That same year, the USAF Test Pilot School moved to Edwards from Wright Field. The curriculum focused on the traditional field of performance testing and the relatively new field of stability and control which had suddenly assumed critical importance with the dramatic increases in speed offered by the new turbojets. Increasingly, as the aircraft and their onboard systems became evermore complex throughout the 50s, those selected for admission to the school would have to be far more than just outstanding pilots; they would also have to have the type of formal technical backgrounds which would enable them to thoroughly understand all of the systems they would be evaluating and permit them to translate their experiences into the very precise jargon of the engineer.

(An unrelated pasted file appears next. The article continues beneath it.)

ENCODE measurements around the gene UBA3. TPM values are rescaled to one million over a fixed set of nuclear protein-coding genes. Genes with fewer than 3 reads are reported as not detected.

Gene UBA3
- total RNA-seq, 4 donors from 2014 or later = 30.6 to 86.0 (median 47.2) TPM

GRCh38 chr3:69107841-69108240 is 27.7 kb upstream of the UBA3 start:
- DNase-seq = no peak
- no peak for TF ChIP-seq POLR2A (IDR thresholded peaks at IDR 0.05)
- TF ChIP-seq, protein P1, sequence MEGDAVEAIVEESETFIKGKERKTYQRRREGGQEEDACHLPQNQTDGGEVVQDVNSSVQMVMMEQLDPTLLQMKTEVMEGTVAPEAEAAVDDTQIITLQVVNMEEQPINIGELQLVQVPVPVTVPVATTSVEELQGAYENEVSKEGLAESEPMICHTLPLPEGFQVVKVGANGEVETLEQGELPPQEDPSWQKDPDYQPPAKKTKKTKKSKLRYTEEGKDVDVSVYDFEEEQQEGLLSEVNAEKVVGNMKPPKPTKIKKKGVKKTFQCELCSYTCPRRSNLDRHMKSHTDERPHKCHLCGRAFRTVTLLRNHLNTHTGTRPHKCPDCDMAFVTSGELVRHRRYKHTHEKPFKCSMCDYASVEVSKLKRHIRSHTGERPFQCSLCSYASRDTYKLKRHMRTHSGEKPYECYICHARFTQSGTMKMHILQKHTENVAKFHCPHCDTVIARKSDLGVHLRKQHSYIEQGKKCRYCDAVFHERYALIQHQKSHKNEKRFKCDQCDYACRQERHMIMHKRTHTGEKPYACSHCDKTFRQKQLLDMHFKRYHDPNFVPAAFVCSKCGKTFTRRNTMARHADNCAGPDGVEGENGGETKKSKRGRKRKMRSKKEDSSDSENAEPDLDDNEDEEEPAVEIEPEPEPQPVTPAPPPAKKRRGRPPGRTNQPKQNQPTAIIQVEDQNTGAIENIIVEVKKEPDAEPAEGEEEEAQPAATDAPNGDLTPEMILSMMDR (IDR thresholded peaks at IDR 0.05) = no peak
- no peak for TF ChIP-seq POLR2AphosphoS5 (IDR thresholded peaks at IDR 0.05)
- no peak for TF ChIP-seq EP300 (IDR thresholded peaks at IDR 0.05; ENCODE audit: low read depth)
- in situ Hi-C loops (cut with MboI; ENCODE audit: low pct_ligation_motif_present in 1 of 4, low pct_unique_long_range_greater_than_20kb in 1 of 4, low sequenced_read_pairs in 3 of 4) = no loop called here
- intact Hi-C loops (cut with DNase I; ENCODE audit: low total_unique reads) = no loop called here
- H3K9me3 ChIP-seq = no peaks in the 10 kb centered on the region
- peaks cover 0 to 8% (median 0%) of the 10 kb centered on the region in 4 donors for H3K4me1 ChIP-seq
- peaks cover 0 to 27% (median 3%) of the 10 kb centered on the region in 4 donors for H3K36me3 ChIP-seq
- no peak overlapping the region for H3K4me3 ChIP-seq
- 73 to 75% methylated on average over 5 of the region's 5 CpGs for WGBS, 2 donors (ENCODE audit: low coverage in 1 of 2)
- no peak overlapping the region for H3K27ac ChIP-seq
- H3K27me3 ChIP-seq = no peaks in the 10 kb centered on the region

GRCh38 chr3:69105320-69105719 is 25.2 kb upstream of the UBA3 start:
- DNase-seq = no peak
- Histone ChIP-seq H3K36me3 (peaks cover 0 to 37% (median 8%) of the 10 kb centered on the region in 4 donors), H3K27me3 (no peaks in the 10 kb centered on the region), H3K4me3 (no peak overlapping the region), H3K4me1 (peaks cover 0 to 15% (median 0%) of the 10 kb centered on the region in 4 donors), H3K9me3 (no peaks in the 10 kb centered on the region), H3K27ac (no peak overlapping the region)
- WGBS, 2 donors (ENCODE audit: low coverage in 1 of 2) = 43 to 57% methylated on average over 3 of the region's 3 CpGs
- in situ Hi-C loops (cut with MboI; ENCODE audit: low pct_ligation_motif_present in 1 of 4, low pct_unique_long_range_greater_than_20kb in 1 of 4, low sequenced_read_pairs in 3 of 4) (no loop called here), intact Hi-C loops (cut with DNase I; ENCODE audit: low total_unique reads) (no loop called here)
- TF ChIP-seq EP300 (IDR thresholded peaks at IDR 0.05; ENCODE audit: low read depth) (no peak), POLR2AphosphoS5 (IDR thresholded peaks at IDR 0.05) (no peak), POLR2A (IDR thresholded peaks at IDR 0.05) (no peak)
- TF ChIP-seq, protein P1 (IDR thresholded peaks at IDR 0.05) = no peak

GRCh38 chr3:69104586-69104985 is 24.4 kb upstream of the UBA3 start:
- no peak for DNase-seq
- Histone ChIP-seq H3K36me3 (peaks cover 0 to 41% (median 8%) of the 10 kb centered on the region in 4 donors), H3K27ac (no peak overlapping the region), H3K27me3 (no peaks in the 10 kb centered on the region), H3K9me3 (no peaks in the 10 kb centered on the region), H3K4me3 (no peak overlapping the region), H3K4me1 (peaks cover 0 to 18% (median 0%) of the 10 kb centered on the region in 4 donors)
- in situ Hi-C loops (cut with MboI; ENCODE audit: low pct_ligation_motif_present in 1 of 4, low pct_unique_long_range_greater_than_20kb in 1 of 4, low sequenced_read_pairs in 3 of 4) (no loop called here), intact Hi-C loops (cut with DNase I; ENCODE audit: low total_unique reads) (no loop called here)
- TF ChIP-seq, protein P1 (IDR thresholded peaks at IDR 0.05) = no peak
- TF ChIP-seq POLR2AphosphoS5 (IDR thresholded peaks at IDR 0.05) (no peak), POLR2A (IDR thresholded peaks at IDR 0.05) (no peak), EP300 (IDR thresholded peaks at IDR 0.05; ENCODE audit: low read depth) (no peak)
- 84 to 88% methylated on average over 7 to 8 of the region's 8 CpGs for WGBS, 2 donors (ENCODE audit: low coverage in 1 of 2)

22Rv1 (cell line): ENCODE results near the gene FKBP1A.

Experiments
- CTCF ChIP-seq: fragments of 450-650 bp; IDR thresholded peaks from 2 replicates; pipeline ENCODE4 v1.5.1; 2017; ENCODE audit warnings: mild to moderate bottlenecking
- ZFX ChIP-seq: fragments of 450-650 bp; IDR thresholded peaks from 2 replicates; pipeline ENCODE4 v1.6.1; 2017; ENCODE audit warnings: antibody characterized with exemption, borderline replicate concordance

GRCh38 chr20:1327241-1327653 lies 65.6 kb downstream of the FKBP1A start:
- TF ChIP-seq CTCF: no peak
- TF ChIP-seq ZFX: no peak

By any standard, the 1950s was a remarkable period in the history of aviation and there was no better evidence of this than what transpired at Edwards where, if a concept seemed feasible--or even just desirable--it was evaluated in the skies above the sprawling 300,000-acre base. When NACA test pilot Scott Crossfield first arrived on base in 1950, he found it "hard to believe that this primeval environment was the center of aviation's most advanced flying." He likened it to an "Indianapolis of the air." "But it was more than that," he concluded: It was "an Indianapolis without rules" because the test pilots at Edwards "lived with the feeling that everything we were doing was something that probably had never been attempted or even thought of before." Crossfield would become most closely identified with the series of experimental aircraft that had been launched with the X-1 and certainly the most publicized activity at Edwards throughout the 50s continued to be in the realm of flight research where the limits of time, space, and the imagination were dramatically expanded. The experimental rocket planes, for example, continued to expand the boundaries of the high-speed and stratospheric frontiers. As the decade opened, the first-generation X-1's Mach 1.45 (957 mph) and 71,902 feet represented the edge of the envelope. These marks were soon surpassed by the D-558-II Douglas Skyrocket. In 1951, Douglas test pilot Bill Bridgeman flew it to a top speed of Mach 1.88 (1,180 mph) and a peak altitude of 74,494 feet. Then, in 1953, Marine test pilot Lt. Col. Marion Carl flew it to an altitude of 83,235 feet and, on November 20 of that year, the NACA's Scott Crossfield became the first man to reach Mach 2, as he piloted the Skyrocket to a speed of Mach 2.005 (1,291 mph). Less than a month later, Maj. Chuck Yeager obliterated this record as he piloted the second-generation Bell X-1A to a top speed of Mach 2.44 (1,650 mph) and, just nine months later, Maj. Arthur "Kit" Murray flew the same airplane to a new altitude record of 90,440 feet. These records stood for less than three years as, in September 1956, Capt. Iven Kincheloe became the first man to soar above 100,000 feet, as he piloted the Bell X-2 to a then-remarkable altitude of 126,200 feet. Flying the same airplane, just weeks later, on September 27, Capt. Mel Apt became the first man to exceed Mach 3, as he accelerated to a speed of Mach 3.2 (2,094 mph). His moment of glory was tragically brief, however. Just seconds after attaining top speed, the X-2 tumbled violently out of control and Apt was never able to recover it. With the loss of the X-2, the search for many of the answers to the riddles of high-Mach flight had to be postponed until the arrival of the most ambitious of all the rocket planes--the truly awesome North American X-15.